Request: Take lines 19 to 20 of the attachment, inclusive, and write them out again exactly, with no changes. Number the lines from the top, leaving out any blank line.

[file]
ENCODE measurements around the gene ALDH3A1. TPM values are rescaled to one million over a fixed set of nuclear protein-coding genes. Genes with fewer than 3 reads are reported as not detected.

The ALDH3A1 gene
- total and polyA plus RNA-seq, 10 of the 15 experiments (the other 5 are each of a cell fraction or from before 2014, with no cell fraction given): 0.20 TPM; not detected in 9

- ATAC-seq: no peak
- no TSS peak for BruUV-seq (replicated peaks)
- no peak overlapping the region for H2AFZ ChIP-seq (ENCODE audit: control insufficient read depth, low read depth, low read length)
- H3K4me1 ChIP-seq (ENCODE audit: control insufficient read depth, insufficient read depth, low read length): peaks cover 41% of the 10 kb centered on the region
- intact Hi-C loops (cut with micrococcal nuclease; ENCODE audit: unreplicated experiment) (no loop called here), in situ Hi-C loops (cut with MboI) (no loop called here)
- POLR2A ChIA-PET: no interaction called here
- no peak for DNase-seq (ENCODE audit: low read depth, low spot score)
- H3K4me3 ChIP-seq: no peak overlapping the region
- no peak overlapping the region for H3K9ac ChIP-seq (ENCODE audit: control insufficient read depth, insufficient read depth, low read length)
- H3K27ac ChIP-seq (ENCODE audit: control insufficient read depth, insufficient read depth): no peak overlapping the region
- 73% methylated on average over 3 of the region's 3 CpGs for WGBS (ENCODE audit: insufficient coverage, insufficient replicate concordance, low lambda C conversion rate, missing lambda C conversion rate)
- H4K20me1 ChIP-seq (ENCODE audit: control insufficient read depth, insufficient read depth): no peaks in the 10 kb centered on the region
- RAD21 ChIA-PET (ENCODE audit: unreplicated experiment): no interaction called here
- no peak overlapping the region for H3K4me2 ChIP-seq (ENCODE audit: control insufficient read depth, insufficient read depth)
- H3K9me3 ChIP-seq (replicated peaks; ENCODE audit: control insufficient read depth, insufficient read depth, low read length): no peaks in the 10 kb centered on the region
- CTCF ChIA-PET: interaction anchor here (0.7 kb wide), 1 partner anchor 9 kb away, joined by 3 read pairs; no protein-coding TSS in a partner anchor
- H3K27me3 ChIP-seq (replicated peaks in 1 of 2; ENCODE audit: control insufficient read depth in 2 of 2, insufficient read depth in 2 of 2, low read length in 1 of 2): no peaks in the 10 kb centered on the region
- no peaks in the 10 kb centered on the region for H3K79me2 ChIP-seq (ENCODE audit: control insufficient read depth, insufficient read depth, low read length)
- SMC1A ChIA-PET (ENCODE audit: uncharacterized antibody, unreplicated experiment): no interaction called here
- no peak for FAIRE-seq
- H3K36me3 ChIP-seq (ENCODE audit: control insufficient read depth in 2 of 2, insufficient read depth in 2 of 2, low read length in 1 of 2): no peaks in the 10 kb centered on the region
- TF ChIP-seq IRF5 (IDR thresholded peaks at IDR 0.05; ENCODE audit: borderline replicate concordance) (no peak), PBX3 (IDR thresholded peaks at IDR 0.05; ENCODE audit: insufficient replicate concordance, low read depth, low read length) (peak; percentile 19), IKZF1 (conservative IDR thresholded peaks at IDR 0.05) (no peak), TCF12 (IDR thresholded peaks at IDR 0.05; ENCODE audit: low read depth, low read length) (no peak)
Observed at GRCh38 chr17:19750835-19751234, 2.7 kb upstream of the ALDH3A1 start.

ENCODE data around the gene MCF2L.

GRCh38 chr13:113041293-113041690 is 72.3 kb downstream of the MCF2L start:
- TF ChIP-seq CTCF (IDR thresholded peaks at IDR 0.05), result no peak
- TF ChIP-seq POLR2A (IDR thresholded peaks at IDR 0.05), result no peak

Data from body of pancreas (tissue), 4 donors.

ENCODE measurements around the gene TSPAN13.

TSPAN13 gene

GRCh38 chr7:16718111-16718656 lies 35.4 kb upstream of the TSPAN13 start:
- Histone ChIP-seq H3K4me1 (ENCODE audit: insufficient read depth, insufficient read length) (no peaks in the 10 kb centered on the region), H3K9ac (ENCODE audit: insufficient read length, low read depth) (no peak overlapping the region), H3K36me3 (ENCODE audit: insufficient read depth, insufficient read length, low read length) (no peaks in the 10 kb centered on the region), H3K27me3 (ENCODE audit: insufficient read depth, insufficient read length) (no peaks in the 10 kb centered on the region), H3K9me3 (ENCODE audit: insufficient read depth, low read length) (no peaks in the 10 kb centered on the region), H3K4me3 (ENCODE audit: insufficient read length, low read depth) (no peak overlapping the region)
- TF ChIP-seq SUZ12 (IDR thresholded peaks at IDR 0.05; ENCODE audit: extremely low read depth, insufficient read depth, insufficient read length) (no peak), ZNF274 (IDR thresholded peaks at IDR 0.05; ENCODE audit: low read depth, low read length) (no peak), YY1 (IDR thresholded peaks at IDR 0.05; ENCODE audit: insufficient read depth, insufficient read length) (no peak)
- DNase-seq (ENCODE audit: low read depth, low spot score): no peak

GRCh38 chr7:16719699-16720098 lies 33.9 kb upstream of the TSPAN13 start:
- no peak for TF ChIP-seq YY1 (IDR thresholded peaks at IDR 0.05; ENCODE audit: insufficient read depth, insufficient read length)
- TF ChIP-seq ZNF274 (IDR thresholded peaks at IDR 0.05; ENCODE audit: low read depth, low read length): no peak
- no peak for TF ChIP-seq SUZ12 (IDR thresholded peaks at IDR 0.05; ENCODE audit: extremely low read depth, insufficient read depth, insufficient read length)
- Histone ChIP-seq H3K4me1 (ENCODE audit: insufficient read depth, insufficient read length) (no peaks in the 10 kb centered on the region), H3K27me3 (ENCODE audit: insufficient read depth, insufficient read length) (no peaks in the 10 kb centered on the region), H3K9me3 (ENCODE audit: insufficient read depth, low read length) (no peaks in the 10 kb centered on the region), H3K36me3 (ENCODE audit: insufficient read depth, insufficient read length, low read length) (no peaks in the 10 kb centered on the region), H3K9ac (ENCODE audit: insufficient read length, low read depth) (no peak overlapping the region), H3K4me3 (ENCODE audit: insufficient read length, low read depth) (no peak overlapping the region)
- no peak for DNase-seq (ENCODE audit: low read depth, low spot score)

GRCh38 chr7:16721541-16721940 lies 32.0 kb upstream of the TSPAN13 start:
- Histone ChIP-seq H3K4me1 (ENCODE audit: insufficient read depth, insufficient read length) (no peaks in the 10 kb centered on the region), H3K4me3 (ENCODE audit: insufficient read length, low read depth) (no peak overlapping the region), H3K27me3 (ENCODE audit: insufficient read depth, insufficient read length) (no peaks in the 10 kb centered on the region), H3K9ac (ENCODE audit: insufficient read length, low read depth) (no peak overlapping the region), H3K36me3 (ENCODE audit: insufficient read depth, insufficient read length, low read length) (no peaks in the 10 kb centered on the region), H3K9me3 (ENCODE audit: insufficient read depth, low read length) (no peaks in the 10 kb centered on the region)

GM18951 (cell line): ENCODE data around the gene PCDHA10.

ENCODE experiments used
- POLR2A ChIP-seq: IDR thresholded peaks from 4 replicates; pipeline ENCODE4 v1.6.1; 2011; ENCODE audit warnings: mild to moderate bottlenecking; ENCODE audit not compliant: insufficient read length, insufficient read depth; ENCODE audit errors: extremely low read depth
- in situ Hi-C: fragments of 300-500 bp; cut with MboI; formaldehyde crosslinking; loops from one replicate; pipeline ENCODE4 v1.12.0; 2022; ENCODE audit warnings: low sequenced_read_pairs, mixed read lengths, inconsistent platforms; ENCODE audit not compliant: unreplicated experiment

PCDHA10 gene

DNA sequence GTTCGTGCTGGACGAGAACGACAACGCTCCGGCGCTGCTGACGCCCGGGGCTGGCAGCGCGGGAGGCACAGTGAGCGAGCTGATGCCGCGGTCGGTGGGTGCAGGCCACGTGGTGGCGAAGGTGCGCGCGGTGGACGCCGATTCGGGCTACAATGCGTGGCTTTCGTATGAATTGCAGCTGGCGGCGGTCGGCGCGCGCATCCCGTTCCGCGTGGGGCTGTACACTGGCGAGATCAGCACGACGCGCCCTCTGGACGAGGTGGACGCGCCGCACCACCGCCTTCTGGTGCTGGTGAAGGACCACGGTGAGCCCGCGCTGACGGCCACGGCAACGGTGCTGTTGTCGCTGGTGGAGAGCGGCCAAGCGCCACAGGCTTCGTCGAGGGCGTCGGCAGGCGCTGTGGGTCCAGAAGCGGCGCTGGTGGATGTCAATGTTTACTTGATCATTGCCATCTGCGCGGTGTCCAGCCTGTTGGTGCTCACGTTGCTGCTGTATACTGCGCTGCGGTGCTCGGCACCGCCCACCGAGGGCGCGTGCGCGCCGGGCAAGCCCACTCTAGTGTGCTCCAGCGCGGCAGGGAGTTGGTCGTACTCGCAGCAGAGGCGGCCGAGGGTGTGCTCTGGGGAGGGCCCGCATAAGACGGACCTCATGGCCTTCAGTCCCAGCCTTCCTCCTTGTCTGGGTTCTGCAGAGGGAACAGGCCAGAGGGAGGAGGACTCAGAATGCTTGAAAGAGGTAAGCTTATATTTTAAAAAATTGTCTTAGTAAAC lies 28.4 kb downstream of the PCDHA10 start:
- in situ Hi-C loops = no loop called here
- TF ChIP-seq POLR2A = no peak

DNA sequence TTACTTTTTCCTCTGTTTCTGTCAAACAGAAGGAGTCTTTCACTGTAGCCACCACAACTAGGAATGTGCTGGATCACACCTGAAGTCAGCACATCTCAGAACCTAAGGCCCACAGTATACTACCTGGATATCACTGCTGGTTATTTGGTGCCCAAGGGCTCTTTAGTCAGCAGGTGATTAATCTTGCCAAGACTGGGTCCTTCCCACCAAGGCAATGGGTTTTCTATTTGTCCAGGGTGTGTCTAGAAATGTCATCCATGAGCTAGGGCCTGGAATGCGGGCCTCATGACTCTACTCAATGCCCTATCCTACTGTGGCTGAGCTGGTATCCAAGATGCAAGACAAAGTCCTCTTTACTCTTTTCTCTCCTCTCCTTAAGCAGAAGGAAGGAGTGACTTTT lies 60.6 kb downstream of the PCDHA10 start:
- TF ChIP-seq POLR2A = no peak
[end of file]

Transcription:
- CTCF ChIA-PET: interaction anchor here (0.7 kb wide), 1 partner anchor 9 kb away, joined by 3 read pairs; no protein-coding TSS in a partner anchor
- H3K27me3 ChIP-seq (replicated peaks in 1 of 2; ENCODE audit: control insufficient read depth in 2 of 2, insufficient read depth in 2 of 2, low read length in 1 of 2): no peaks in the 10 kb centered on the region